Real Stories


I often find myself wondering who I’d be if not for this disease. I’m a self described free spirit, but I sure don’t feel it. I imagine the different versions of me I could’ve been as I gaze out the window at the snow kissed mountains and sublime Douglas firs. I’m being driven back to my dorm by security, “just to be safe.” It’s day four of my new meds, and it’s just as awful as I expected. I told myself all day that I was just being dramatic. It’s just anxiety, I told myself. But when I started confusing words and making simple mistakes, I knew I had to go home. It felt like someone had turned up the brightness on my vision… suddenly, I was wading through water.

Every movement slow yet somehow still clumsy. Being at home in my bed is one thing, but having a seizure at work in front of all the guests and my coworkers,pissing myself, convulsing…. As if I’m not already judged enough by them. The company would probably find some nonsense reason to fire me not long after… it wouldn’t be the first time it happened. Pissing myself at home is one thing. I’m by myself. I wake up, realize I had a seizure, and i shower. Nobody is there to witness me throw my piss, sweat, and blood-stained clothes in the hamper. Nobody is there to witness how long it takes me to walk to the bathroom or move around from how sore the convulsions made my body.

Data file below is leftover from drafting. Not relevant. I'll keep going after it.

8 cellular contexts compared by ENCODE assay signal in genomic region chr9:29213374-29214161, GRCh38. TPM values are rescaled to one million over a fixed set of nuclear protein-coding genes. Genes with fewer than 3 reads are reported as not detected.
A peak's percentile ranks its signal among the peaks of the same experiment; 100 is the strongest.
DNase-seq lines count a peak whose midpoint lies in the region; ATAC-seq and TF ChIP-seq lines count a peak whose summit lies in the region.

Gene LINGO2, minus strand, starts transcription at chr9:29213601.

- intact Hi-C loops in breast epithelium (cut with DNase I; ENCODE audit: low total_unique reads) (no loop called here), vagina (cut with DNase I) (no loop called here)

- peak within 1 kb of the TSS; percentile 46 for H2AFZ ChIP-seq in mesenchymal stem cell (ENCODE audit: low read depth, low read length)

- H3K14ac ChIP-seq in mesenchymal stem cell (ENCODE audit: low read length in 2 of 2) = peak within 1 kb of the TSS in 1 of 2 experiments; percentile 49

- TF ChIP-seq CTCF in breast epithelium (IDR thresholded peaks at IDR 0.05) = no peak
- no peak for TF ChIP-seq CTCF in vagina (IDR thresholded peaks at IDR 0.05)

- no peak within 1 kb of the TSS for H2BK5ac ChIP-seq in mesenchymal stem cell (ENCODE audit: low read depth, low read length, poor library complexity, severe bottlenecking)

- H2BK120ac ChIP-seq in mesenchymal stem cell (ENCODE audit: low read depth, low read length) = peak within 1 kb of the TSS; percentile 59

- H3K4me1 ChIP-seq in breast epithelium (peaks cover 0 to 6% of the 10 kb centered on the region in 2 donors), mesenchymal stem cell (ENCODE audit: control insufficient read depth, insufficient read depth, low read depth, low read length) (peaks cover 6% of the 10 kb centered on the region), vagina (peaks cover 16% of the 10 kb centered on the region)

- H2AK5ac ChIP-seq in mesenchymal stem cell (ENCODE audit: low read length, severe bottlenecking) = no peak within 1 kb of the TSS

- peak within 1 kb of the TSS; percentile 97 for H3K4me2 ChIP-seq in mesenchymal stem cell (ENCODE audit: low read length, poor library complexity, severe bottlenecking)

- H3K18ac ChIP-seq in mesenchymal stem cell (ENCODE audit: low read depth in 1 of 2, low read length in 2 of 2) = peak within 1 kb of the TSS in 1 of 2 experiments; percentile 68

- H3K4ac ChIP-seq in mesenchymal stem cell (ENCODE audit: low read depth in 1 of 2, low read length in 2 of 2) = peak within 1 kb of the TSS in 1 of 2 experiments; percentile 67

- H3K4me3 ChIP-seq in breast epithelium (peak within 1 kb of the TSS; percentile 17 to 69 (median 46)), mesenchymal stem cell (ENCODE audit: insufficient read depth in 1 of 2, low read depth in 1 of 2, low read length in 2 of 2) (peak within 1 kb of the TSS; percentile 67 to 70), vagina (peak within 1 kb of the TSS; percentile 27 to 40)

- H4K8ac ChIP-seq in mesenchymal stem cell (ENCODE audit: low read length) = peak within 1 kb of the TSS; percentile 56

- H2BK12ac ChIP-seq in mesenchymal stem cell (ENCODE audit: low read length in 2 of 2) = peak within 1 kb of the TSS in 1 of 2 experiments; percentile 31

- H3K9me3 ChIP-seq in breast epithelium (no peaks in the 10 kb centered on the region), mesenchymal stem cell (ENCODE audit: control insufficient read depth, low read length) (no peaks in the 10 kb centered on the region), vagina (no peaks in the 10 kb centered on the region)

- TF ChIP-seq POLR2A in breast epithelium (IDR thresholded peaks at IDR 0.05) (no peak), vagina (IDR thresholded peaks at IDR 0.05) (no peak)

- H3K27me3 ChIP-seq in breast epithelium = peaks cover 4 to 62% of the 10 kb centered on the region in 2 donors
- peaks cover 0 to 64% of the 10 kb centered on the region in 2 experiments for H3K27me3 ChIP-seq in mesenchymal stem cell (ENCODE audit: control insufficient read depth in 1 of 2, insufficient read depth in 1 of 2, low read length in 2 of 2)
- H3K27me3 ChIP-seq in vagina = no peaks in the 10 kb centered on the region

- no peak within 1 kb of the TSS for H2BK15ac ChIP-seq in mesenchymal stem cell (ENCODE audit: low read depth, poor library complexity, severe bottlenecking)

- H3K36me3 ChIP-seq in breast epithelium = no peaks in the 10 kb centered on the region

They don’t see me clean up the cuts I gave myself and they aren’t there to witness it when I inevitably give up, slowly sit down in the shower, and cry because of the embarrassment, shame, frustration and weight of this disability. I hate this. I just wanna be normal. I wanna be healthy. I could’ve been an astronaut,a van lifer,a bartender,a raver. Maybe if I could do things like stay up late and drink, people would ask me to hang out more. But I can’t. I can’t stay up late. I can’t drive, I can’t skip a meal to starve myself and see how thin I can get. I can’t do psychedelics and heal all my traumas. I feel like I was robbed. How is it possible that medicine exists to control this disease, but there’s no cure? I call bullshit. I want my life back. I want the life back that I could’ve had. I want the person back I could’ve been. I want the possibilities that are my birthright. Freedom is a funny thing. A human can seem so bright yet have the shackles of disease upon them, never having had the will to choose it or self inflict it but rather it be a burden upon them from her birth.

by Rosemarie Tsamas

I write about life and stuff

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